Johns Hopkins scientists report they have developed an antibody against a specific cellular gateway that suppresses lung tumour cell growth and breast cancer metastasis in transplanted tumour experiments in mice, according to a new study published in the February issue of Nature Communications.
The antibody, which they dubbed Y4, targets a potassium channel called KCNK9.
Most commonly found in brain tissue and overabundant in lung, breast and other tumour cells, KCNK9 is among many gate like proteins that work to establish an electrical gradient that controls the flow of essential chemical ions, such as potassium in and out of cells that need them to function.
KCNK9's exact role in cancer is unclear, but scientists believe it helps tumour cells survive, grow and invade normal tissue.
"Our experiments do not predict how well the antibody would perform in cancer patients," says John Laterra, M.D., Ph.D., co-director of the Brain Cancer Program at the Johns Hopkins Kimmel Cancer Center and professor of neurology at the Johns Hopkins University School of Medicine.
"But," he added, "the study points the way toward targeting this key channel in human cancers, particularly since KCNK9 is overexpressed in about 40 percent of breast and lung cancers."
Y4 was developed in the laboratory by Min Li, Ph.D., a study co-author formerly of the Johns Hopkins University School of Medicine and now at GlaxoSmithKline, by injecting mice with a human version of the KCNK9 protein to generate specialised cells that produce the KCNK9-specific antibodies.
The antibody's ability to target KCNK9 attracted the attention of Laterra, who worked on the study with Li's doctoral student Han Sun, Ph.D.
When the researchers added Y4 to KCNK9-expressing human breast and lung cancer cells grown in the laboratory, the antibody reduced the cells' growth by between 25 to 65 percent, and triggered cell death in three of the cancer cell lines by between 5 and 30 percent.
In further tests of the antibody, the scientists found that Y4 could slow the growth of human lung cancer cells transplanted into mice by up to 70 percent.
The antibody did not shrink the lung cancer tumours or completely halt their growth.
The drug also decreased the number of lung metastases in mice injected with mouse breast cancer cells, from an average of 30 metastases to an average of five after 25 days of treatment.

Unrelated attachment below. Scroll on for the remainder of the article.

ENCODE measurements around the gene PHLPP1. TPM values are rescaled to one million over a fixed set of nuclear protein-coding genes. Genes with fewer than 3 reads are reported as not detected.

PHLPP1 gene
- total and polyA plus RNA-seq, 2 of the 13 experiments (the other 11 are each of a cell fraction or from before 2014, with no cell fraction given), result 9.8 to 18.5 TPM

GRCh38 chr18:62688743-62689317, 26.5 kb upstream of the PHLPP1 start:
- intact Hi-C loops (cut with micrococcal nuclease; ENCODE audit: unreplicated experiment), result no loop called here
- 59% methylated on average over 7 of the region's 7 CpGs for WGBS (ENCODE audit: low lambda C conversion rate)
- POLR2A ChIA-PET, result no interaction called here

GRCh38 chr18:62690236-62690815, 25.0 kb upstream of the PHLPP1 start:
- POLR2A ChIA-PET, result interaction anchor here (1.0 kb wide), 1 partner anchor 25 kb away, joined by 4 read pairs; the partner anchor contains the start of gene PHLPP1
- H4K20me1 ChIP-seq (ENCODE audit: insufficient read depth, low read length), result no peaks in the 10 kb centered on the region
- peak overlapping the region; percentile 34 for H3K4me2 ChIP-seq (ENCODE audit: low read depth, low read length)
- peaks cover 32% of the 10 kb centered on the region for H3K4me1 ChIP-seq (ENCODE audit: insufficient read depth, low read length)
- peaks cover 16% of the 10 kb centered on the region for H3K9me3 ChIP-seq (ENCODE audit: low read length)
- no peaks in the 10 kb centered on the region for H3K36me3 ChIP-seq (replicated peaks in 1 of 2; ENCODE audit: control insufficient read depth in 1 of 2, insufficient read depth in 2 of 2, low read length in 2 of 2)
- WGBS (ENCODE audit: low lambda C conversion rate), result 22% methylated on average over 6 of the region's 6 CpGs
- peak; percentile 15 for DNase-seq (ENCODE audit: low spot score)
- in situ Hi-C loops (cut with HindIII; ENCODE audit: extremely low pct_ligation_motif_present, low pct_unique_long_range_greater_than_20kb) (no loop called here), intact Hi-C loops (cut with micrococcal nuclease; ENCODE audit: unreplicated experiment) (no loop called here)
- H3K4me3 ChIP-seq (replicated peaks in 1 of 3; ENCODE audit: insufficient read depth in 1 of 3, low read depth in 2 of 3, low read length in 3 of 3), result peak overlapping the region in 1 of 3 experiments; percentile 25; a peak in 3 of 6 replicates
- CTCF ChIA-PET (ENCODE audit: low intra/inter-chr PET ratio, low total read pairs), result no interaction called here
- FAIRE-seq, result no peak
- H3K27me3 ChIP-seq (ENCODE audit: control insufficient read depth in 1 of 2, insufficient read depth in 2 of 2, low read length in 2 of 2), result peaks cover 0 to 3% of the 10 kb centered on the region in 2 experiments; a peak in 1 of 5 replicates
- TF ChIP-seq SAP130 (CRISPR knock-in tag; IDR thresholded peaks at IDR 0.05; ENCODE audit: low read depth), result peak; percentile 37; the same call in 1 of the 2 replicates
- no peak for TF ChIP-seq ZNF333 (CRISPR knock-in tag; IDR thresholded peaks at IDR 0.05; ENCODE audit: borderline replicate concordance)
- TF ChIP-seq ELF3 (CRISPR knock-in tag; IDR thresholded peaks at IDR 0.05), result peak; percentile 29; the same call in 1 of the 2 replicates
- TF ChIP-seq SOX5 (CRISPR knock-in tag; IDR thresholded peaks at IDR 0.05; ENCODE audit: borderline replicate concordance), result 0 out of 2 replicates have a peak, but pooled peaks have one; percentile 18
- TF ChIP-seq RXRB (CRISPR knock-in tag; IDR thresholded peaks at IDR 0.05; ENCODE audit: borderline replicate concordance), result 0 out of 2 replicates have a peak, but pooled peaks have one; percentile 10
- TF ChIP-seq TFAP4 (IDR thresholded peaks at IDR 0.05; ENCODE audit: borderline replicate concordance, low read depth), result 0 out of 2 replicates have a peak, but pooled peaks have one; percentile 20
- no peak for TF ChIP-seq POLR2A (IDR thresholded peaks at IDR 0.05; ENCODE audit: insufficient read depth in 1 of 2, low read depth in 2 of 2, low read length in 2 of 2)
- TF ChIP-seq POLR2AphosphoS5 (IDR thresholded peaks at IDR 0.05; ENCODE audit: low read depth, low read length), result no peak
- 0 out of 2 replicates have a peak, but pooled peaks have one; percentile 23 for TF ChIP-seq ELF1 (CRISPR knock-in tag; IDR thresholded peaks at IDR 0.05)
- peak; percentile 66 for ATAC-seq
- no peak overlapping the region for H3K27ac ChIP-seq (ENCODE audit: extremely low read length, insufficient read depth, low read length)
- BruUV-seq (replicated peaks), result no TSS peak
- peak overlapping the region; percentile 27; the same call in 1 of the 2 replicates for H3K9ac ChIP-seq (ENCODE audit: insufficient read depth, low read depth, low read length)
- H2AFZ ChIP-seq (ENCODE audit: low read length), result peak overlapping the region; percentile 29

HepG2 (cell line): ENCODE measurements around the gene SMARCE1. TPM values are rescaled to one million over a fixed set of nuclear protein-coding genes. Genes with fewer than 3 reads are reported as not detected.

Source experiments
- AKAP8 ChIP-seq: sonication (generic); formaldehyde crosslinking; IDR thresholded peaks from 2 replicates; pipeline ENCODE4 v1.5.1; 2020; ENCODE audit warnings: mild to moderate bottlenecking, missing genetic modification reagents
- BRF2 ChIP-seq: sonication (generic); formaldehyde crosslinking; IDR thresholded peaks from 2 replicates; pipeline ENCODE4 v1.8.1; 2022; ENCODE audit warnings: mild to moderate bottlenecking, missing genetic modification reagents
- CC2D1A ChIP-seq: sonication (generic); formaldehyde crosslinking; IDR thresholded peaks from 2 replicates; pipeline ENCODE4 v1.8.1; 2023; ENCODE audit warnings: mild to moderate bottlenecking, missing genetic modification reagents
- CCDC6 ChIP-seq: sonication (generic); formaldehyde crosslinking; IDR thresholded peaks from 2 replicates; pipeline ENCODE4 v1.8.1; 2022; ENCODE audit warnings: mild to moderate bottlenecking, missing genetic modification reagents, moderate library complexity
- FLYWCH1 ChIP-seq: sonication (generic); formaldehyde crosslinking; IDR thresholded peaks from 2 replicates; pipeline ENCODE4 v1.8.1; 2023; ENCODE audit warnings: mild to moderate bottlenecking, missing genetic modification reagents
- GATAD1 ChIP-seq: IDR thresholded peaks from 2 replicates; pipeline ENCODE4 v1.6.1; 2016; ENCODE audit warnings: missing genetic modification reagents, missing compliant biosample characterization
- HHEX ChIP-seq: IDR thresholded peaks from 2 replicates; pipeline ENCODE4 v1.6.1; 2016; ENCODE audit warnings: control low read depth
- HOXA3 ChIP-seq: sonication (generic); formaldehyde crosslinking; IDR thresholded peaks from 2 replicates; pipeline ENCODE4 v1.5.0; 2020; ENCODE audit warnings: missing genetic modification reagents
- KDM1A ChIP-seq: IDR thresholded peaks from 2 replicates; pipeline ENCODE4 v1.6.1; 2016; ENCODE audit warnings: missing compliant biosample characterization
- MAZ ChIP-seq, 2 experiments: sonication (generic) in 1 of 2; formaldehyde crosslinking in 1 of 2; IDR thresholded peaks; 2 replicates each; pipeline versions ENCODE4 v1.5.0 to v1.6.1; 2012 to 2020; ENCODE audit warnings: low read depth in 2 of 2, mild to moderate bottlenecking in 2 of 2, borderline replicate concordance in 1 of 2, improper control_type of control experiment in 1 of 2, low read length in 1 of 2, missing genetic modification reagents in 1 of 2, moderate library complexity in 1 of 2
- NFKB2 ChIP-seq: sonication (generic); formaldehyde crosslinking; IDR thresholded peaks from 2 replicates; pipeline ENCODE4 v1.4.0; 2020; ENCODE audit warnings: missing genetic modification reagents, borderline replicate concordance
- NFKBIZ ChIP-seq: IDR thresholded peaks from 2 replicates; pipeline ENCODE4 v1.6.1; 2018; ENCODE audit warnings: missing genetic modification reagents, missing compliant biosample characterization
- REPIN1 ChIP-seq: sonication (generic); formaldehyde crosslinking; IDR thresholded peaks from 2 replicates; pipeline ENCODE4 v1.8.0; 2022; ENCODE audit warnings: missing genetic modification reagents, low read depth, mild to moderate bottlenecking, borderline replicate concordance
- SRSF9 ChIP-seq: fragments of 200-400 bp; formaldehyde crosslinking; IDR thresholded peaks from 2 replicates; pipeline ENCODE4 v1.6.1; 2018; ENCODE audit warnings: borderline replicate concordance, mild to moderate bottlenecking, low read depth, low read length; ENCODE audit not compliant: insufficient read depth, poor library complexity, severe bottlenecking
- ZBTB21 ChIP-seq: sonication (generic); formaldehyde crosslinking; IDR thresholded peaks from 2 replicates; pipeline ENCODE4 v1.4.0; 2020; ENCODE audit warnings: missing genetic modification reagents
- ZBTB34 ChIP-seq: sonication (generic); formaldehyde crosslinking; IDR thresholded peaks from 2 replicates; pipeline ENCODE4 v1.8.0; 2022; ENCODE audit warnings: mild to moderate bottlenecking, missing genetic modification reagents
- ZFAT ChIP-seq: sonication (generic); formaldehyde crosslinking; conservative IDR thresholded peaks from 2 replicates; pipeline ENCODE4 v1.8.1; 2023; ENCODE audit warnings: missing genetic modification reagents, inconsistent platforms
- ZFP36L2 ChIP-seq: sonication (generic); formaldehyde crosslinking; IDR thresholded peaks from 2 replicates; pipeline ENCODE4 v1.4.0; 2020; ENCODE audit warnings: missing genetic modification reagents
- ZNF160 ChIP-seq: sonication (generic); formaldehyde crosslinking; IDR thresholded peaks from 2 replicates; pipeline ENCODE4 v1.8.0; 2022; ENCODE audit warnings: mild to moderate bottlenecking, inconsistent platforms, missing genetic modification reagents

Laterra and colleagues also say they observed that the more KCNK9 is expressed in a tumour, the poorer the survival rates for lung and breast cancer patients.
They found that two-year survival rates for 35 people with squamous cell lung cancer with low levels of KCNK9 were 58 percent higher than 18 people with high levels.
Ten-year survival rates for people with breast cancer were 10 percent higher in 175 patients with low KCNK9 levels, compared with 116 people with high levels of the channel.
Laterra says KCNK9 expression is not routinely measured in cancer patients, but if his study results are confirmed, he believes such testing should be considered.
"We've generated a fair amount of evidence that targeting this channel alone can have antitumour effects," says Laterra.
"We are now establishing more data on other common tumour types to find out what percentage are expressing this channel at levels that we feel would be sufficient to propose blocking the channel therapeutically one day."
Because ion channels control so many cellular activities, they often are targeted in other disorders by drug companies, such as the common topical anesthetic lidocaine and epilepsy drug phenytoin.
But their similarities make them difficult to find drugs or small molecules that can strongly aim at and block a single channel such as KCNK9.
"There have been drugs developed to inhibit these channels, but they've been inherently nonspecific," says Sun, the study's first author, who is now at City of Hope in California.
The researchers say Y4's antitumour potential will most likely be due to its ability to block the potassium channel, but there were also intriguing hints in their experiments with metastatic breast cancer in mice bred with normal immune systems that the antibody can also boost immune response against the tumours. It is possible, Laterra says, "that if you decorate cells that express this channel with our antibody, it may help activate immune T cells to kill the tumour cells."
Laterra says it might also be possible in the future to modify the antibody to improve its apparent antitumour immune response or to deliver the antibody in combination with other immune-stimulating drugs, such as checkpoint inhibitors that block proteins that shield cancer cells from immune system attacks.
Source: Johns Hopkins Medicine
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